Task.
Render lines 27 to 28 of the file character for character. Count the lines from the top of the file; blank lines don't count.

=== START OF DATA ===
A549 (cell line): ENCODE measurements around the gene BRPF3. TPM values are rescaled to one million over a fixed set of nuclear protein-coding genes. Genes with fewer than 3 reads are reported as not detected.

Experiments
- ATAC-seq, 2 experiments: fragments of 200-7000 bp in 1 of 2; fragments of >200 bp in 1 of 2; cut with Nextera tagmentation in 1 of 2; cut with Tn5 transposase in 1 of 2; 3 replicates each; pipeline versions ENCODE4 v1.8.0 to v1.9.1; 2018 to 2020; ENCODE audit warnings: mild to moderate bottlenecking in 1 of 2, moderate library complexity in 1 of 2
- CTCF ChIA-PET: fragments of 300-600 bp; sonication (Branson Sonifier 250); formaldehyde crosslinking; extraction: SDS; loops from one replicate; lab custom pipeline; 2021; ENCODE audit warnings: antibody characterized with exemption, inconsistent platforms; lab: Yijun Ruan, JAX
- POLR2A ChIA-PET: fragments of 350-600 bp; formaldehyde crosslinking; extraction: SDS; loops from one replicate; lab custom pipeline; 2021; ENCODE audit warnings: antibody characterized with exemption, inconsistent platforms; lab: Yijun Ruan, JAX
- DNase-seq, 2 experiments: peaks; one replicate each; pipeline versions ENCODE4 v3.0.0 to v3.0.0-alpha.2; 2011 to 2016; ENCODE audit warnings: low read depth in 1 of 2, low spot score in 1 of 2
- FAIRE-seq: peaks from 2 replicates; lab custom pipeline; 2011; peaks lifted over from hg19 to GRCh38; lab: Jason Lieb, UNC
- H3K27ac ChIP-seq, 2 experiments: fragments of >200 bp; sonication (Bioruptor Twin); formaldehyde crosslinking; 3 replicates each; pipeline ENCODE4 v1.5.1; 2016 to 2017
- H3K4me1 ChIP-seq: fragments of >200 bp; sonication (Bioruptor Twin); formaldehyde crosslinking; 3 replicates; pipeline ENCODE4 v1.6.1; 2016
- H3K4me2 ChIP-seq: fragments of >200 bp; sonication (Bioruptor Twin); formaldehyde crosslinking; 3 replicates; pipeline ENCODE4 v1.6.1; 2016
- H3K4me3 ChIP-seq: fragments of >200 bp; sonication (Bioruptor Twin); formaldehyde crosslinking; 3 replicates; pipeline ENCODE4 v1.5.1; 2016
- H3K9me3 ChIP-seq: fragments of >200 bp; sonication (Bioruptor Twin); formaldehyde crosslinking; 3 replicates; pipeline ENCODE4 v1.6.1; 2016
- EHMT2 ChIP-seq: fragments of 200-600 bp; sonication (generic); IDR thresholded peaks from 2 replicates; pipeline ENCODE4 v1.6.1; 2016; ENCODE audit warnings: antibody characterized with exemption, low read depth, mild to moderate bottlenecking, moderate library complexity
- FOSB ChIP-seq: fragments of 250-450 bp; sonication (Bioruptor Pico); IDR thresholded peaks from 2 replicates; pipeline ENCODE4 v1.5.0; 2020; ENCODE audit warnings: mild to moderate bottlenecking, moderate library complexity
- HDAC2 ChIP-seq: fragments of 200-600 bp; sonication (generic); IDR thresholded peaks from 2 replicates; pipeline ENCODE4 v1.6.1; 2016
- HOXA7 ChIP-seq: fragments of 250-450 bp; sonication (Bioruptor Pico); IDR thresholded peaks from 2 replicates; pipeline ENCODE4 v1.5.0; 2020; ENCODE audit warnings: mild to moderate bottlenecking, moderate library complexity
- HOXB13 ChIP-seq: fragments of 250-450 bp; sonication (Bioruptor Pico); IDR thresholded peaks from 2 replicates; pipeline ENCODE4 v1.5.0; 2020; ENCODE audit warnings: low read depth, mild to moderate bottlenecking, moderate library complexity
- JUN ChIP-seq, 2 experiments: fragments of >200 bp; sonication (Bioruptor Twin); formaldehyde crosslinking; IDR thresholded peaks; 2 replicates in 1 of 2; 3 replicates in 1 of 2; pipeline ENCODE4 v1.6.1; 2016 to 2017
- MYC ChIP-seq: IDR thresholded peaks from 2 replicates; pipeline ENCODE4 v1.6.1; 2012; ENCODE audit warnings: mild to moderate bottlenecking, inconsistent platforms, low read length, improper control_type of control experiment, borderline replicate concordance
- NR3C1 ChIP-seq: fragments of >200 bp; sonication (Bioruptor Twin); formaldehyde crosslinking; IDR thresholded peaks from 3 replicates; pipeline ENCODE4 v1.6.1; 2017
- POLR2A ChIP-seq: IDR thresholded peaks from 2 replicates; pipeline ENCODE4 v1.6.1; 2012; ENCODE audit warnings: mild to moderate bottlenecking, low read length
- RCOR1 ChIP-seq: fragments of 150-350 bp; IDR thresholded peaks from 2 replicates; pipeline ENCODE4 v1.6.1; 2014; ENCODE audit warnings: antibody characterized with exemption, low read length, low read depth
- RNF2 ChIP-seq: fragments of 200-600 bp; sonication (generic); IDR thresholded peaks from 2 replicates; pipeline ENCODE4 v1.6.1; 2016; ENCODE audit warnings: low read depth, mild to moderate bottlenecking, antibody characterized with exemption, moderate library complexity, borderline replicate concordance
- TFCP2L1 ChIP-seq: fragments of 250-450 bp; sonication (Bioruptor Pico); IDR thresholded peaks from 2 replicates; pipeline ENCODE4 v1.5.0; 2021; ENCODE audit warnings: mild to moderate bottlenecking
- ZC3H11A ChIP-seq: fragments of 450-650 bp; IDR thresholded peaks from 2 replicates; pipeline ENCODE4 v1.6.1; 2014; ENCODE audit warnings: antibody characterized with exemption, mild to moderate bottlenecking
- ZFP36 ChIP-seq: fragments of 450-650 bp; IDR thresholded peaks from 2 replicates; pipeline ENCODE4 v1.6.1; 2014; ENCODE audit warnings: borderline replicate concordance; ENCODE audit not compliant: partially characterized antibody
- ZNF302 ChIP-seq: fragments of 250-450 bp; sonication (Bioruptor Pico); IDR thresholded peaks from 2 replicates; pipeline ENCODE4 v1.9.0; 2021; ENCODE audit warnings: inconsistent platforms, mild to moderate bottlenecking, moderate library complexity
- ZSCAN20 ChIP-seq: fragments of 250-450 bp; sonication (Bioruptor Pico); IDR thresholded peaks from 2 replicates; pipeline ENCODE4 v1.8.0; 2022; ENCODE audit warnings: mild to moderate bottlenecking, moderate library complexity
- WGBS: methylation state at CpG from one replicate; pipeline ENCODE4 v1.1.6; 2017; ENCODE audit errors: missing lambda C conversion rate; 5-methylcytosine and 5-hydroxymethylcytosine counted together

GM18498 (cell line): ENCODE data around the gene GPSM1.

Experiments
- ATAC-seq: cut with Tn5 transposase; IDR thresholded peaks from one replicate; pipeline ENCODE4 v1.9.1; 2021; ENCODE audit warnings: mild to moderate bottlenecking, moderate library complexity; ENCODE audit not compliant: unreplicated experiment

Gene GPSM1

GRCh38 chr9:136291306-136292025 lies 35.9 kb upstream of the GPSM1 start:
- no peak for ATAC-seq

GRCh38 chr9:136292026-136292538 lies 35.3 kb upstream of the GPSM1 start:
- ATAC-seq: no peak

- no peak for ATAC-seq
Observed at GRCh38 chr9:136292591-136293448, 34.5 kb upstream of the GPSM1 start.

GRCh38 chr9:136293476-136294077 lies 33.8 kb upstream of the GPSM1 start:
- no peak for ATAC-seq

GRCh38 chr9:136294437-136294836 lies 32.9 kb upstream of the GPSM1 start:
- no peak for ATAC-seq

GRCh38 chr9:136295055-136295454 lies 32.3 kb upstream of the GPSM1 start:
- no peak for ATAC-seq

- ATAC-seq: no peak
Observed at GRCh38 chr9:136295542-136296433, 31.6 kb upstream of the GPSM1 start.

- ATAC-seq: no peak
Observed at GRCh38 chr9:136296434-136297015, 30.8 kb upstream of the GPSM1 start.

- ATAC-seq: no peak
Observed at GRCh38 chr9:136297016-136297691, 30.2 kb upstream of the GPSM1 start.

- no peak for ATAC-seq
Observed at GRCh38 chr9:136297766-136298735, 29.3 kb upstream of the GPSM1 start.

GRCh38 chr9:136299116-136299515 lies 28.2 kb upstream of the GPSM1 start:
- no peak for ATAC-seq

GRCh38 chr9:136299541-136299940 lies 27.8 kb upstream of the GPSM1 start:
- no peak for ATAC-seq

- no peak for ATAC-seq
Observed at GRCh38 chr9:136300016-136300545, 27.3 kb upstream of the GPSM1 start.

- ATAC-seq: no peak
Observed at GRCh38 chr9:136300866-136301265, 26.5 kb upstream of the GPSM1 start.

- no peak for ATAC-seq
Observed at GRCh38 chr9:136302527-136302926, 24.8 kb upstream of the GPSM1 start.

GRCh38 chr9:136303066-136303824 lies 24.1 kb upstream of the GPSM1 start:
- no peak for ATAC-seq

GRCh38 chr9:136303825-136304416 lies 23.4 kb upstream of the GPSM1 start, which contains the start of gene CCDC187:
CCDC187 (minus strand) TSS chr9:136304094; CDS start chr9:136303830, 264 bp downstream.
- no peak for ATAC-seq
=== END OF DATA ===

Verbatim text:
- ZNF302 ChIP-seq: fragments of 250-450 bp; sonication (Bioruptor Pico); IDR thresholded peaks from 2 replicates; pipeline ENCODE4 v1.9.0; 2021; ENCODE audit warnings: inconsistent platforms, mild to moderate bottlenecking, moderate library complexity
- ZSCAN20 ChIP-seq: fragments of 250-450 bp; sonication (Bioruptor Pico); IDR thresholded peaks from 2 replicates; pipeline ENCODE4 v1.8.0; 2022; ENCODE audit warnings: mild to moderate bottlenecking, moderate library complexity